Past negotiation research has found unequivocally that deception in negotiation is toxic.
When detected, lies and other forms of deception trigger negative emotions, prompt retaliation, and irrevocably damage trust between negotiators. But deception in negotiation isn’t always a simple issue of right and wrong. Nor is it always easy to detect, even within ourselves.
Because people respond strongly to their environment, personal standards for negotiation ethics often vary depending on the context.
For example, many of us may unknowingly adjust our ethical standards based on the negotiation context. And even though most negotiators strive to tell the truth, that doesn’t always hold up if they believe their counterpart is lying to them.
There are ways to minimize the possibility of deception in negotiation. One of the most beneficial is to promote a spirit of collaboration. Because competitiveness is linked to deception in negotiation, take steps to foster a collaborative, cooperative atmosphere right from the start. Negotiators are less likely to use ethically ambiguous tactics, such as making misleading statements or withholding the truth, when they know the other party well, trust her, and are concerned that the relationship could be damaged by dishonest behavior.
Keep in mind that it can be very difficult to prove someone is trying to deceive you. If you accuse your counterpart of lying, he will probably deny the charge, and you will end up in a heated disagreement.
Rather than calling your counterpart a liar, you might explain that you feel deceived, then talk about whether the deception was intentional or not,
Do you behave as honestly as possible in your negotiations? Do you view honesty as a critical attribute in your negotiation counterparts? You probably answered these questions in the affirmative: Like many of us, you view deliberate deception to be both unethical and risky.
… Read More
Negotiators planning to engage in conflict resolution in a personal or business disputes should be aware of cognitive biases in negotiation, particularly when your dispute is being decided by a judge. Before doing so, you should consider carefully what psychologists, political scientists, and legal scholars have learned about judges from negotiation research and social science: … Read More
Promoting ethical negotiation behavior is one of the steps we can take to reduce the odds that someone will try to deceive us, and is likely to be a more fruitful strategy than trying to improve our ability to detect lies.
… Read More
Lack of transparency regarding negotiations between hospitals and the insurers known as preferred provider organizations, or PPOs, is a key contributor to spiraling health-care costs in the United States, back in a 2013 article in the New York Times. This topic has many questioning ethics in negotiating within the healthcare industry.
The problem starts with the … Read More
Ethical negotiators try not to use deceptive tactics in negotiation situations. However, there’s one negotiation technique that may not feel deceptive, but it can slip under the radar and cause problems later. We spoke with Francesca Gino, Tandon Family Professor of Business Administration, Negotiation, Organizations and Markets Unit at Harvard Business School. We asked her … Read More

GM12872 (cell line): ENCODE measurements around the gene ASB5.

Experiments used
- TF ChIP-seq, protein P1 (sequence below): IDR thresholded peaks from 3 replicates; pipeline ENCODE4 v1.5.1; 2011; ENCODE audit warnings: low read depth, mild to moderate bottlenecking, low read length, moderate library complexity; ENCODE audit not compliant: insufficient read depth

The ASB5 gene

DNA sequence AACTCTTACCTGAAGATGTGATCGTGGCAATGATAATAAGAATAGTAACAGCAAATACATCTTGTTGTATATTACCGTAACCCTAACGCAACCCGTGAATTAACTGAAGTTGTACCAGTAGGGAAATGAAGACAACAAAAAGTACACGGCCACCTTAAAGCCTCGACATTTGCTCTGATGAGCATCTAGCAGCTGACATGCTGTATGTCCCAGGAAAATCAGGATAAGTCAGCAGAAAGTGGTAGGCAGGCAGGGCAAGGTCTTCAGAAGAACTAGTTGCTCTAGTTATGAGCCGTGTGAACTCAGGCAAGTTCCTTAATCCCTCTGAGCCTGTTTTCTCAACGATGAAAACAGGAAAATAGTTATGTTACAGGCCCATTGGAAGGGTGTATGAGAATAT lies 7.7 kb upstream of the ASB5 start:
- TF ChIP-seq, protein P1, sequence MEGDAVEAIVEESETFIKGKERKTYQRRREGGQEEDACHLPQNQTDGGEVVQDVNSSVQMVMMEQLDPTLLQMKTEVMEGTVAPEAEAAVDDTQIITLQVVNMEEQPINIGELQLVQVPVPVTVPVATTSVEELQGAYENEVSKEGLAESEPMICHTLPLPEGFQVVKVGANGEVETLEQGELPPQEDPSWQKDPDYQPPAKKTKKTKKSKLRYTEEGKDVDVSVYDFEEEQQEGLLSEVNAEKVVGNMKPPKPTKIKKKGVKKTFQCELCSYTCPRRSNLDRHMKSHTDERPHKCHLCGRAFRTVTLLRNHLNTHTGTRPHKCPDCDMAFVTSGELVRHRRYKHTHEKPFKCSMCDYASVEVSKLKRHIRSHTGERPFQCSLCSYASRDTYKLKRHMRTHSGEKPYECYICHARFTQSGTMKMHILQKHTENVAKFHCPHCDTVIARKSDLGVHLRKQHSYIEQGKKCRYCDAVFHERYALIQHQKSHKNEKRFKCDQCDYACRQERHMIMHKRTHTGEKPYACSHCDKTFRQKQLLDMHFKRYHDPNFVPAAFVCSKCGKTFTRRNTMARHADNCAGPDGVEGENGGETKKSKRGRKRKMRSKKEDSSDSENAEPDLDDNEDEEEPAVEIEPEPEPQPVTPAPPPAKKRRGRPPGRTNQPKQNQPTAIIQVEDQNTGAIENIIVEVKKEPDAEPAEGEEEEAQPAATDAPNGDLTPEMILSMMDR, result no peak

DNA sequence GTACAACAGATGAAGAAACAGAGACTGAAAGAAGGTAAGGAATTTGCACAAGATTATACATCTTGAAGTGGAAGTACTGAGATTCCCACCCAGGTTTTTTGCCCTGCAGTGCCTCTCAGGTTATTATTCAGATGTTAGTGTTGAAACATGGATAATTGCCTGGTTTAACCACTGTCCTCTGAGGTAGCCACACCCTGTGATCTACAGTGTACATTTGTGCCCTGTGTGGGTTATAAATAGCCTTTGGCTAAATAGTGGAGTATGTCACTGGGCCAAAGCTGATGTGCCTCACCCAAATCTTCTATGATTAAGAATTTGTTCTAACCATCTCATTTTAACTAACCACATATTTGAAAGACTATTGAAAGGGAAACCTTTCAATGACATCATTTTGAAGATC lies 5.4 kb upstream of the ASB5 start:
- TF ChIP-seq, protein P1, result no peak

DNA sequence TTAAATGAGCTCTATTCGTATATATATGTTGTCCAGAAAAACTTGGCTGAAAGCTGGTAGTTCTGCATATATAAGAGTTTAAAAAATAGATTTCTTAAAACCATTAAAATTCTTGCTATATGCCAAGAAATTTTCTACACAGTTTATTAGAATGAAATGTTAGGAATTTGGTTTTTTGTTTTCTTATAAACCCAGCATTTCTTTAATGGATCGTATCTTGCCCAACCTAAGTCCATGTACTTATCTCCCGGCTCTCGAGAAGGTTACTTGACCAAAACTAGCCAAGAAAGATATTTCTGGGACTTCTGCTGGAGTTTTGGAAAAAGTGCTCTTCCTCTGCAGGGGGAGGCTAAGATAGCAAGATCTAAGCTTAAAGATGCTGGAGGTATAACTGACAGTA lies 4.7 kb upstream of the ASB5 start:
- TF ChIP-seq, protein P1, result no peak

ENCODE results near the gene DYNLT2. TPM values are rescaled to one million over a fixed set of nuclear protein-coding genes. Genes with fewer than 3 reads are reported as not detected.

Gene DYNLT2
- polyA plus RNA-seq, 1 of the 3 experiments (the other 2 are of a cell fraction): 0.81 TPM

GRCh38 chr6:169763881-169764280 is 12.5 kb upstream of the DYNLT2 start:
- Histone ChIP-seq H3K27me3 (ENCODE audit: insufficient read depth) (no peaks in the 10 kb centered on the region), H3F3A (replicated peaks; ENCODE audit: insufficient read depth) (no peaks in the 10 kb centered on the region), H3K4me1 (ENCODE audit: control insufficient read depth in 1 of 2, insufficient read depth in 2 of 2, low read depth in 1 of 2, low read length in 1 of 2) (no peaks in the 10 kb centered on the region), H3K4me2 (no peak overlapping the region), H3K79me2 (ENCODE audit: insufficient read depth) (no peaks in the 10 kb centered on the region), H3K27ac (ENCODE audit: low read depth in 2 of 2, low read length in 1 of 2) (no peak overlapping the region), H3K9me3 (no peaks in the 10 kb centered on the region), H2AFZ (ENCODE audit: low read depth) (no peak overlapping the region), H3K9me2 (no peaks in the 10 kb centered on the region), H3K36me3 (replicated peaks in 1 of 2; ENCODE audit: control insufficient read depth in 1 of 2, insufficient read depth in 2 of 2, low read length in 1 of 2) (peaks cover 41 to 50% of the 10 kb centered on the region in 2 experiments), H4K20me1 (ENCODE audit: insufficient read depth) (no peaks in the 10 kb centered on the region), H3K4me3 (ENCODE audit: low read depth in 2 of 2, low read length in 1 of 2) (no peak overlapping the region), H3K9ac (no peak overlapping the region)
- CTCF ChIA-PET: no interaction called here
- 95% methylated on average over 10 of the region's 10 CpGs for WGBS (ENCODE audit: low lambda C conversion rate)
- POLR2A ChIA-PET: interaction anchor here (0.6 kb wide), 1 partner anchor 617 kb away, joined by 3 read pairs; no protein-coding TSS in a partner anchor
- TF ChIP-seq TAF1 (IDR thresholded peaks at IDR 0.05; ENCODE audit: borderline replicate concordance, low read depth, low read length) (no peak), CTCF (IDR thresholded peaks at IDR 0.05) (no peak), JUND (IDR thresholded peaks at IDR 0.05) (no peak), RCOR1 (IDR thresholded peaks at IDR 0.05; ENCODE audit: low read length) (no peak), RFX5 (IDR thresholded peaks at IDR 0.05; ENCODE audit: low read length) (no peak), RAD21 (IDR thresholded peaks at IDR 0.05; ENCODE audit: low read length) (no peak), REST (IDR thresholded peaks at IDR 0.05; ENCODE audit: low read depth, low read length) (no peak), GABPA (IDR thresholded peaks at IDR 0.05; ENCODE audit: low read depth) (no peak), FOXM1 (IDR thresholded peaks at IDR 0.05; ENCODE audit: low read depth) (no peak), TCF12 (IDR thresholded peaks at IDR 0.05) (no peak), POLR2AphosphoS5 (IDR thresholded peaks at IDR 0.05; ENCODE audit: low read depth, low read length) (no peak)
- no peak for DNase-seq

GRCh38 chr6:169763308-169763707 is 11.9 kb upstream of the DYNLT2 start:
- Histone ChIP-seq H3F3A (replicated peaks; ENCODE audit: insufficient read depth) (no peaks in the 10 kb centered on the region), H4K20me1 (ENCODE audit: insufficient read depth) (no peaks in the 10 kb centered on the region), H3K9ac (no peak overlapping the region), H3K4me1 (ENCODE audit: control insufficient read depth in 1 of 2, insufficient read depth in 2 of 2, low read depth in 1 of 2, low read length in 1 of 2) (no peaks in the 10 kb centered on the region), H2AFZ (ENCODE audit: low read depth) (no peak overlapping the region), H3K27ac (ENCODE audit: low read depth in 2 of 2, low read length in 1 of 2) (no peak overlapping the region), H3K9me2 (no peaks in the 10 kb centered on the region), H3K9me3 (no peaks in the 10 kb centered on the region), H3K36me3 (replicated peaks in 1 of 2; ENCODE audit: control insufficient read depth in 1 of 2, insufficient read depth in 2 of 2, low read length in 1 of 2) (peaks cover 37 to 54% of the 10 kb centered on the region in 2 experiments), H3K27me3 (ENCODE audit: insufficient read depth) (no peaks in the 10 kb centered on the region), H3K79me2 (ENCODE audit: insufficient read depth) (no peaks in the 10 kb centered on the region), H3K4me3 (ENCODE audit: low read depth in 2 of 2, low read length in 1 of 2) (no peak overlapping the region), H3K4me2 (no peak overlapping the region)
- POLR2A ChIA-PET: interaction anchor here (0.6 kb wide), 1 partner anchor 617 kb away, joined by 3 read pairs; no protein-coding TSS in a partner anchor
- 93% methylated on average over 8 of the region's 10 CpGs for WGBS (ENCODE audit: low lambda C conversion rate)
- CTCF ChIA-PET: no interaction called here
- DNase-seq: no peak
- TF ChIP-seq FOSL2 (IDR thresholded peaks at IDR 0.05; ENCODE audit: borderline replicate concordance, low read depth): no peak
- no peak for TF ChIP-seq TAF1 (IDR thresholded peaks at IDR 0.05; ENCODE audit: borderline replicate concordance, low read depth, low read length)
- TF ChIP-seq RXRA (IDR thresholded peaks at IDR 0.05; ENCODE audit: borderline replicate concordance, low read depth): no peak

Negotiation research suggests that e-mail often poses more problems than solutions when it comes to relationships, information exchange, and outcomes. Here is a case study of conflict management and negotiation about the challenges of building rapport with your counterpart when negotiating online.
… Read More
Why is sincerity important at the bargaining table and how do negotiators avoid deception in negotiations? Your counterpart may not realize that her behavior is unethical, and even when she does, she may justify her behavior as being ethical in this particular case.
… Read More
Negotiation researchers have refuted the widespread belief that honesty varies widely among individual negotiators. Rather, because people respond strongly to their environment, personal standards for negotiation ethics often vary depending on the context.
… Read Negotiation Ethics May Be a Slippery Slope
We know that anger leads negotiators to make riskier choices and blame others when things go wrong. In a new study, researchers Jeremy A. Yip and Maurice E. Schweitzer find that anger also leads us to engage in greater deception in negotiation—even when it’s not our counterpart who angered us.
In one of the study’s experiments, … Read Negotiation Research: A Downside of Anger
A lack of transparency regarding negotiations between hospitals and the insurers known as preferred provider organizations, or PPOs, is a key contributor to spiraling health-care costs in the United States, according to an August article in the New York Times.
The problem starts with the somewhat arbitrary, sky-high prices that hospitals put on their supplies and … Read Will you behave ethically?
As a partner at your growing law firm, you’ve been charged with negotiating the lease of much-needed additional office space in your building. The real-estate agent has informed you that if you don’t increase your offer by $10,000 by the end of the day, you’ll lose the space to another company. Is she bluffing, or … Read Are you being hoodwinked?
The Program on Negotiation at Harvard Law School
501 Pound Hall
1563 Massachusetts Avenue
Cambridge, Massachusetts 02138
tel (if calling from outside the US) 301-528-2676